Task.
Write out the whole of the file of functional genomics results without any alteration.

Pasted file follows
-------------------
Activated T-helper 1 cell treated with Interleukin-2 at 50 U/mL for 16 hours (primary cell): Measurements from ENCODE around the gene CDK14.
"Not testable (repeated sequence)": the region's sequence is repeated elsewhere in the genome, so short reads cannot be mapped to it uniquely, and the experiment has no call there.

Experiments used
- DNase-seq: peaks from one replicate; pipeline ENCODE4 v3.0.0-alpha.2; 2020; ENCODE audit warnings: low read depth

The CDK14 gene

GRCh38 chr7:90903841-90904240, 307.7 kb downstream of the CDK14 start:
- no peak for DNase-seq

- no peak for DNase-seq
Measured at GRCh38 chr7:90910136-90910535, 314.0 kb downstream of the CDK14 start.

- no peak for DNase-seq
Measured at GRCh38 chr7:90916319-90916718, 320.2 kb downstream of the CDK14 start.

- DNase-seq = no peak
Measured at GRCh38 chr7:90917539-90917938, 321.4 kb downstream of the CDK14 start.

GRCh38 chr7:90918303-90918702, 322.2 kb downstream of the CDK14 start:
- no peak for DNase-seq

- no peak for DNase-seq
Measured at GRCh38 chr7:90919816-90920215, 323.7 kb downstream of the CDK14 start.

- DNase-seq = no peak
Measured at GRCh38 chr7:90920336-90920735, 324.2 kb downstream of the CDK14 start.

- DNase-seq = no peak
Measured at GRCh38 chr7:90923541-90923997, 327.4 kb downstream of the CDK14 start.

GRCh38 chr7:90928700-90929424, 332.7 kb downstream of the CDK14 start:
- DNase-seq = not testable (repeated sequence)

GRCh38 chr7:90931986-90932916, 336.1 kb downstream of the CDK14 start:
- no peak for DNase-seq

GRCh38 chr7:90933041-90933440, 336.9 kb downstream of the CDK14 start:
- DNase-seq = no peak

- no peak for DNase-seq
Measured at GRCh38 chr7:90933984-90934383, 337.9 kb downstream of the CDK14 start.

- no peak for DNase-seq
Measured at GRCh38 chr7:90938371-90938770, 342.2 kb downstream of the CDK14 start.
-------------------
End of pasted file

Activated T-helper 1 cell treated with Interleukin-2 at 50 U/mL for 16 hours (primary cell): Measurements from ENCODE around the gene CDK14.
"Not testable (repeated sequence)": the region's sequence is repeated elsewhere in the genome, so short reads cannot be mapped to it uniquely, and the experiment has no call there.

Experiments used
- DNase-seq: peaks from one replicate; pipeline ENCODE4 v3.0.0-alpha.2; 2020; ENCODE audit warnings: low read depth

The CDK14 gene

GRCh38 chr7:90903841-90904240, 307.7 kb downstream of the CDK14 start:
- no peak for DNase-seq

- no peak for DNase-seq
Measured at GRCh38 chr7:90910136-90910535, 314.0 kb downstream of the CDK14 start.

- no peak for DNase-seq
Measured at GRCh38 chr7:90916319-90916718, 320.2 kb downstream of the CDK14 start.

- DNase-seq = no peak
Measured at GRCh38 chr7:90917539-90917938, 321.4 kb downstream of the CDK14 start.

GRCh38 chr7:90918303-90918702, 322.2 kb downstream of the CDK14 start:
- no peak for DNase-seq

- no peak for DNase-seq
Measured at GRCh38 chr7:90919816-90920215, 323.7 kb downstream of the CDK14 start.

- DNase-seq = no peak
Measured at GRCh38 chr7:90920336-90920735, 324.2 kb downstream of the CDK14 start.

- DNase-seq = no peak
Measured at GRCh38 chr7:90923541-90923997, 327.4 kb downstream of the CDK14 start.

GRCh38 chr7:90928700-90929424, 332.7 kb downstream of the CDK14 start:
- DNase-seq = not testable (repeated sequence)

GRCh38 chr7:90931986-90932916, 336.1 kb downstream of the CDK14 start:
- no peak for DNase-seq

GRCh38 chr7:90933041-90933440, 336.9 kb downstream of the CDK14 start:
- DNase-seq = no peak

- no peak for DNase-seq
Measured at GRCh38 chr7:90933984-90934383, 337.9 kb downstream of the CDK14 start.

- no peak for DNase-seq
Measured at GRCh38 chr7:90938371-90938770, 342.2 kb downstream of the CDK14 start.